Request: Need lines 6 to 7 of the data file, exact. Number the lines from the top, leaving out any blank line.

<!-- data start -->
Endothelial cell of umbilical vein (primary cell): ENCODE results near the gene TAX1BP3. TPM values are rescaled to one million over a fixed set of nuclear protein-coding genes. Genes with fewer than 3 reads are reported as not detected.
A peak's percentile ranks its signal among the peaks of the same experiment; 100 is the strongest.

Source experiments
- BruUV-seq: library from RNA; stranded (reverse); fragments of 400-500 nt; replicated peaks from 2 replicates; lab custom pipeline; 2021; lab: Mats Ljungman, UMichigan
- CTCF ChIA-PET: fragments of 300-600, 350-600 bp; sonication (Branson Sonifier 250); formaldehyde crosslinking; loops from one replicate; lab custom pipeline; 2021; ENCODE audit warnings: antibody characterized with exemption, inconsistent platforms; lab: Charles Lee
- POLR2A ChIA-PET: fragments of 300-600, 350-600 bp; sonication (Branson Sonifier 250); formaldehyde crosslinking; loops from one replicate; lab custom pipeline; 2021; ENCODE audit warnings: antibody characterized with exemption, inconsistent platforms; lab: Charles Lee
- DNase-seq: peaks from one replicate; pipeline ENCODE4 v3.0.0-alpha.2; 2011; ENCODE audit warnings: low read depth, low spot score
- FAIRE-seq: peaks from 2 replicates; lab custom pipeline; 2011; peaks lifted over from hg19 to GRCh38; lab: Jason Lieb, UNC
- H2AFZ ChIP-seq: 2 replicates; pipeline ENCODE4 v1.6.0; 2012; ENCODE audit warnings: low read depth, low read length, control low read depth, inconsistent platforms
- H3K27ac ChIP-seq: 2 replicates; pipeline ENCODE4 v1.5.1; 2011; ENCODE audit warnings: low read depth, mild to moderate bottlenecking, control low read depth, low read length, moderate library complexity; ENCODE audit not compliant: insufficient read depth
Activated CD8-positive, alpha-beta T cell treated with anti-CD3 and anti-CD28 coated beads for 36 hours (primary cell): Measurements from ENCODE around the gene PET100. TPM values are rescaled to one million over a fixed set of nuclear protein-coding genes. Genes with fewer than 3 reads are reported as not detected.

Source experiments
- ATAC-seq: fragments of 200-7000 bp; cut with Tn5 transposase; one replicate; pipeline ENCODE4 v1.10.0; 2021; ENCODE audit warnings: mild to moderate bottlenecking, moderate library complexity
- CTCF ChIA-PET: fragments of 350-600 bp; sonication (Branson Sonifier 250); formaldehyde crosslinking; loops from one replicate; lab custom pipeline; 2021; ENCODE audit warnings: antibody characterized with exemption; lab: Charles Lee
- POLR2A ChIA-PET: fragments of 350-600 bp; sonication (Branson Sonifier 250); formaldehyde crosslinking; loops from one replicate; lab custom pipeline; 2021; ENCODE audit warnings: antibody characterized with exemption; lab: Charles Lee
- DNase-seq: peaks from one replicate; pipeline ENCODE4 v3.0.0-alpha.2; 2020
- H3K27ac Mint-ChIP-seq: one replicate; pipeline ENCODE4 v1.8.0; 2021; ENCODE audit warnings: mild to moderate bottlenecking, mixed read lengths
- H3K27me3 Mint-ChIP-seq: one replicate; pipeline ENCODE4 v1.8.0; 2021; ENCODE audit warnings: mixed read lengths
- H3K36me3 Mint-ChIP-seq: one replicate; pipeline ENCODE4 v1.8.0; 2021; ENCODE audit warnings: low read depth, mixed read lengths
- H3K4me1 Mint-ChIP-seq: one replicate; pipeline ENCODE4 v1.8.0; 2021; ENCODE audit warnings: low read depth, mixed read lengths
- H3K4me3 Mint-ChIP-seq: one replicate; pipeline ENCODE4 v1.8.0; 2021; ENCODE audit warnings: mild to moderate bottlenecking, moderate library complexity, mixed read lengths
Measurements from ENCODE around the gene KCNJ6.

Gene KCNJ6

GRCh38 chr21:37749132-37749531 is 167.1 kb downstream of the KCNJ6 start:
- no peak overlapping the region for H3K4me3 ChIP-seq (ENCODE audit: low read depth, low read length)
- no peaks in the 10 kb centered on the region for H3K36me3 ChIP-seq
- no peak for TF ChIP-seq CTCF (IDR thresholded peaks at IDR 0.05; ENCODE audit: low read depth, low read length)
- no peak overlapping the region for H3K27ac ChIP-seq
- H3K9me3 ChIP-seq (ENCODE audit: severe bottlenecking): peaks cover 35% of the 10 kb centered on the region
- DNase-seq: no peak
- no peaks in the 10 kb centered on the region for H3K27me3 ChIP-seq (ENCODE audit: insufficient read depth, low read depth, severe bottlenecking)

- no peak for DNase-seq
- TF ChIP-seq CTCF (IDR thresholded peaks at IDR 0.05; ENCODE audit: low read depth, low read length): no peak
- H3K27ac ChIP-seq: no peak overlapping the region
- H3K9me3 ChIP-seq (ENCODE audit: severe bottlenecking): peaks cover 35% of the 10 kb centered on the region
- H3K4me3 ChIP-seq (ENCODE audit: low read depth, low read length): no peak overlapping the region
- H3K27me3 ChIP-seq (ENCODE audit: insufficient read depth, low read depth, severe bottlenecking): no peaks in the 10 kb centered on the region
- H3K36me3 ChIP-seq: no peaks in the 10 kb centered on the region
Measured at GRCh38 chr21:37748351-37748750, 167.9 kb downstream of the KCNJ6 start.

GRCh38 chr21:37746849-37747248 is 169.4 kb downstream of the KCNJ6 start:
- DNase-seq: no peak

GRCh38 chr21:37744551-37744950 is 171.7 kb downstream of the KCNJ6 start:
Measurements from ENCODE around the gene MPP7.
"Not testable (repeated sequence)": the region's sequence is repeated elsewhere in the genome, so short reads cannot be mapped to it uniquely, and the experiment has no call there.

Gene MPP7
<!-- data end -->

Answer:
- POLR2A ChIA-PET: fragments of 300-600, 350-600 bp; sonication (Branson Sonifier 250); formaldehyde crosslinking; loops from one replicate; lab custom pipeline; 2021; ENCODE audit warnings: antibody characterized with exemption, inconsistent platforms; lab: Charles Lee
- DNase-seq: peaks from one replicate; pipeline ENCODE4 v3.0.0-alpha.2; 2011; ENCODE audit warnings: low read depth, low spot score